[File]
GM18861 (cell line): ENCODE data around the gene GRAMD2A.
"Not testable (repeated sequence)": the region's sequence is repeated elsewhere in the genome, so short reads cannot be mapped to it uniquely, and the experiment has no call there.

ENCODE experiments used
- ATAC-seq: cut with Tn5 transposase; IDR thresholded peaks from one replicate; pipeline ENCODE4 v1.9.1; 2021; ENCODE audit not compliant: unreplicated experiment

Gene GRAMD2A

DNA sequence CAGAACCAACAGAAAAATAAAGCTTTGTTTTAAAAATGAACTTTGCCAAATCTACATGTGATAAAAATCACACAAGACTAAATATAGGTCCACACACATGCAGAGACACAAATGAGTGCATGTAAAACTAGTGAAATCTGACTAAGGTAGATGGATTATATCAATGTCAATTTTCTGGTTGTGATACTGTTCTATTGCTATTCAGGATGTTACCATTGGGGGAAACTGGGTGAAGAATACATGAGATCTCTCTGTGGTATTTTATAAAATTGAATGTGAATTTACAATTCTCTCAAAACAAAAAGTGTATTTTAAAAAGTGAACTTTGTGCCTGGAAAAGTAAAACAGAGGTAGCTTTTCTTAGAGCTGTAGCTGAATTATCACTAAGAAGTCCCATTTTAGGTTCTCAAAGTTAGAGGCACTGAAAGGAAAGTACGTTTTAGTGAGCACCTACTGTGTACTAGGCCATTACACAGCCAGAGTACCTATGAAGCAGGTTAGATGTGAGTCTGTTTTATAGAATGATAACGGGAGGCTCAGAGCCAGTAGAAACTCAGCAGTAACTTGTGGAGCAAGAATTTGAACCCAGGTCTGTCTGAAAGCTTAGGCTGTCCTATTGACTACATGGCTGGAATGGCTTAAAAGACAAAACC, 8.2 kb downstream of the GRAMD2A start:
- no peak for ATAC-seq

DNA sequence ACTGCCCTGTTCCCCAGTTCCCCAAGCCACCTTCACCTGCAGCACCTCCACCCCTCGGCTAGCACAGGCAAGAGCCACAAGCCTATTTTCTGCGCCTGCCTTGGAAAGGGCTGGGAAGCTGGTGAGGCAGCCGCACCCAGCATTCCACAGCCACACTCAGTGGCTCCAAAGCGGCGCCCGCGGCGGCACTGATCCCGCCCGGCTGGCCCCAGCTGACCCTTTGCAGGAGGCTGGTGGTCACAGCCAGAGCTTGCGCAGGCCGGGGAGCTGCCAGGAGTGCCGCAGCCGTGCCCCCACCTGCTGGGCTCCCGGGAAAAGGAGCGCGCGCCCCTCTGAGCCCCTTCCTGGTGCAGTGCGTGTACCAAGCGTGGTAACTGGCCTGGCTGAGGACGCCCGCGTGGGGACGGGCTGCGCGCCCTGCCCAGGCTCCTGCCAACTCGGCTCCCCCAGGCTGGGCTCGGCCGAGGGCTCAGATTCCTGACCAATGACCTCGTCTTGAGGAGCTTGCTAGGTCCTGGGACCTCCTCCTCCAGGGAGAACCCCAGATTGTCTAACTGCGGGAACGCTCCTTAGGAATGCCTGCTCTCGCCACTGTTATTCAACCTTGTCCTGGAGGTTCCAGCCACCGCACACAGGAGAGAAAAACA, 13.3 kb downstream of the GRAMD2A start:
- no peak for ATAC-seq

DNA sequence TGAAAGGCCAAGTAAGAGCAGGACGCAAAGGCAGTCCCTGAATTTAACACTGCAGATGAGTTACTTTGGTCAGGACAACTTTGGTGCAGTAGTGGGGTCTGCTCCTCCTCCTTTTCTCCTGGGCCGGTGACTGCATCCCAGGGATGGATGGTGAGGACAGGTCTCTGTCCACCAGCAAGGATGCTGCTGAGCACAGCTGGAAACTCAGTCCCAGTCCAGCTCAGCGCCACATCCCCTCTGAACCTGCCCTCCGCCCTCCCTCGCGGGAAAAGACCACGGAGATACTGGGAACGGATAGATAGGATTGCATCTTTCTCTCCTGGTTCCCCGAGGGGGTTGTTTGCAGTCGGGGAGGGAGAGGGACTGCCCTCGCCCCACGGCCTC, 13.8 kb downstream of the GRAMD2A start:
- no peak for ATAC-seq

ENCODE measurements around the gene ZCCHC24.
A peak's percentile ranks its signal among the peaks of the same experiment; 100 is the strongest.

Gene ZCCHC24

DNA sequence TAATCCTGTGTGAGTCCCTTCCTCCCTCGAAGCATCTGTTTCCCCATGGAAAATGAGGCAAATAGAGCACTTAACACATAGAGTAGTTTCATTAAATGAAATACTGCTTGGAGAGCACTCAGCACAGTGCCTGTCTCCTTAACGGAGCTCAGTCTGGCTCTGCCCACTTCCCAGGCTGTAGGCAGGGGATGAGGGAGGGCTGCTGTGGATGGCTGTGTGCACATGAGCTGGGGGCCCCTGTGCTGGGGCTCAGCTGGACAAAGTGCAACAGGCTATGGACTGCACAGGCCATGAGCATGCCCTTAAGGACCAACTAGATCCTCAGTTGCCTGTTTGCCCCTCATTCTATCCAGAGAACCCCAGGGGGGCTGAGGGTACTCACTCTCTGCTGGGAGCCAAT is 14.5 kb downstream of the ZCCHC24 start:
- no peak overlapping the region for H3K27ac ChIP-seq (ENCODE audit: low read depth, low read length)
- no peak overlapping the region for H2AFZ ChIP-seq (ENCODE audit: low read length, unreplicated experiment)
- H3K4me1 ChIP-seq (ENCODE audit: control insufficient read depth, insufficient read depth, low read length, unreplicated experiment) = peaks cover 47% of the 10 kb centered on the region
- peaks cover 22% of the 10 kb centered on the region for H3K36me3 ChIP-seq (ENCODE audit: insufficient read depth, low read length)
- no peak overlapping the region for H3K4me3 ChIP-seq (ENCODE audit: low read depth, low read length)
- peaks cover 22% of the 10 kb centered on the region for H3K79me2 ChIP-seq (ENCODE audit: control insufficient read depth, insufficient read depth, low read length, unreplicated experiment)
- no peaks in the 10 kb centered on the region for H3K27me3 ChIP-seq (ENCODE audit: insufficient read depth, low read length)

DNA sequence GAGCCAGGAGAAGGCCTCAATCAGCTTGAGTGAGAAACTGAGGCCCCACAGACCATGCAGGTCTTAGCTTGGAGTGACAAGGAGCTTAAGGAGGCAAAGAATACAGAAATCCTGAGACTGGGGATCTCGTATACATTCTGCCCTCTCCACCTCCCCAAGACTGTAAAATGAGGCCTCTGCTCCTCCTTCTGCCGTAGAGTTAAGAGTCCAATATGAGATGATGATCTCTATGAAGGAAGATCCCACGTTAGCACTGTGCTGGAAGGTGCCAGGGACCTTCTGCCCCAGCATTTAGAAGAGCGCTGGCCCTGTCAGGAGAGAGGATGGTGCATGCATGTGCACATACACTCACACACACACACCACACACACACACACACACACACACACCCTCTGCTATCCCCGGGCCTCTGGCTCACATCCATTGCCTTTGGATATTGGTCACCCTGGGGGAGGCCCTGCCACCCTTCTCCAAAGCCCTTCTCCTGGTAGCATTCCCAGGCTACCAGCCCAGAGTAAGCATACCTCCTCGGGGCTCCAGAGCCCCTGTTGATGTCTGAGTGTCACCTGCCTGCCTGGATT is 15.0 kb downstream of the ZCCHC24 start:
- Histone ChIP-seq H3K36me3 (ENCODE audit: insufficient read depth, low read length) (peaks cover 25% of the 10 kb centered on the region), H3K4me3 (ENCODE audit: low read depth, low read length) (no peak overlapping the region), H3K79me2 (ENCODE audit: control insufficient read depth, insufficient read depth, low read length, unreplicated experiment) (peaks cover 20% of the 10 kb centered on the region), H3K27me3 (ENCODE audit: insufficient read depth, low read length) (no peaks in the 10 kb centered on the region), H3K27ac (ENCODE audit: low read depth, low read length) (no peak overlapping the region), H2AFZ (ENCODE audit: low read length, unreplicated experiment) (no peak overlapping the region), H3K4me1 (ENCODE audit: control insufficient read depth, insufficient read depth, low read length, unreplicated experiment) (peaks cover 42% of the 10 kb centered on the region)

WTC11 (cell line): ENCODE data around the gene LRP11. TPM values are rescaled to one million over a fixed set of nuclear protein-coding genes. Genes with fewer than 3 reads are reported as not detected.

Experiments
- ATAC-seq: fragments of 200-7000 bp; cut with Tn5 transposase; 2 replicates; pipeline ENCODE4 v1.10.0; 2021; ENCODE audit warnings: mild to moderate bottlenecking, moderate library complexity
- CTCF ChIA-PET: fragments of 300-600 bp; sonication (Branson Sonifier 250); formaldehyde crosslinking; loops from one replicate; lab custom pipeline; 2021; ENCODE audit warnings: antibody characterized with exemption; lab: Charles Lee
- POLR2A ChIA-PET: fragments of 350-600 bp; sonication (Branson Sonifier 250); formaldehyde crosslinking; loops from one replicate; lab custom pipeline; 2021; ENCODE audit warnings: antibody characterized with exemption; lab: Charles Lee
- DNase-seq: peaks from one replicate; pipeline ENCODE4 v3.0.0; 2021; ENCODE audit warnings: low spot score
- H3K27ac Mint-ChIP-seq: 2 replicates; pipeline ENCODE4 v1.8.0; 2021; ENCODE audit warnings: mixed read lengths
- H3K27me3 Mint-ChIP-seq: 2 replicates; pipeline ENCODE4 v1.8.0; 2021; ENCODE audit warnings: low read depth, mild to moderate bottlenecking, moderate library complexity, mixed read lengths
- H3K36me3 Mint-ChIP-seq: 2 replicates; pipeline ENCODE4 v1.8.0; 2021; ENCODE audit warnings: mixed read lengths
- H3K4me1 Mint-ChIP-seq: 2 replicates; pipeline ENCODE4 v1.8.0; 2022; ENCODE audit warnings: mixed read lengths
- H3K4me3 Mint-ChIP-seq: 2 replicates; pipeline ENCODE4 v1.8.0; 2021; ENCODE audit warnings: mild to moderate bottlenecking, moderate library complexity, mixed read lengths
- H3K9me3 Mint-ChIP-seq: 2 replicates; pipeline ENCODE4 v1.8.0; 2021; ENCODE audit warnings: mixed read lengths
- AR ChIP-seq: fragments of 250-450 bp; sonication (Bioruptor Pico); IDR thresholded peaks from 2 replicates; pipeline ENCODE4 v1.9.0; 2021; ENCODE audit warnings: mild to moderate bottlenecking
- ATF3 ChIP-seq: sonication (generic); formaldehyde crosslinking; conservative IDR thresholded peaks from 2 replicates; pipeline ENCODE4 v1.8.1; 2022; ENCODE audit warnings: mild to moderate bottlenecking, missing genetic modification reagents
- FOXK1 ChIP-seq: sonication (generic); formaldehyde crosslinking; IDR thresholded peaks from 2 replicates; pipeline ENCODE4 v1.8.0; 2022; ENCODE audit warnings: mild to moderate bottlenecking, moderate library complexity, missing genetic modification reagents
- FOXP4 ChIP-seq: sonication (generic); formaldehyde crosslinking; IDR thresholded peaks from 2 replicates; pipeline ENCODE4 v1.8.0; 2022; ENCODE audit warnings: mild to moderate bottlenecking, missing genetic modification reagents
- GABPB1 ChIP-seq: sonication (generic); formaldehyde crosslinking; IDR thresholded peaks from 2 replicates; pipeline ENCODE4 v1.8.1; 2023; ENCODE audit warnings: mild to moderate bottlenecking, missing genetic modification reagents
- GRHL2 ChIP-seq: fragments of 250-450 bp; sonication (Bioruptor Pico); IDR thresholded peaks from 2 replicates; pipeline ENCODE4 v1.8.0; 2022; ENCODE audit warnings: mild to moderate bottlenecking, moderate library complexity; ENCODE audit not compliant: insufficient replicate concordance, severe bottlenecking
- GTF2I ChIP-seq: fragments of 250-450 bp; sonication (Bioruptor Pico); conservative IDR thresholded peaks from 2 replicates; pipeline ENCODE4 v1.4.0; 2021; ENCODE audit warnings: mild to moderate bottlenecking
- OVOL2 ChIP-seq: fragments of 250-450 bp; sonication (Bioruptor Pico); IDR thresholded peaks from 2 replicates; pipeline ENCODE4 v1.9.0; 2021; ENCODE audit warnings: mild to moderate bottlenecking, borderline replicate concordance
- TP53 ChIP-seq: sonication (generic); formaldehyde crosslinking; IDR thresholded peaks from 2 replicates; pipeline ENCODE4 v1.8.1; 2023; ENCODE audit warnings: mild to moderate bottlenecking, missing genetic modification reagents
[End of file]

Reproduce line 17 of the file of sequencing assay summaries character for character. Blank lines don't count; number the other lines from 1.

- no peak overlapping the region for H2AFZ ChIP-seq (ENCODE audit: low read length, unreplicated experiment)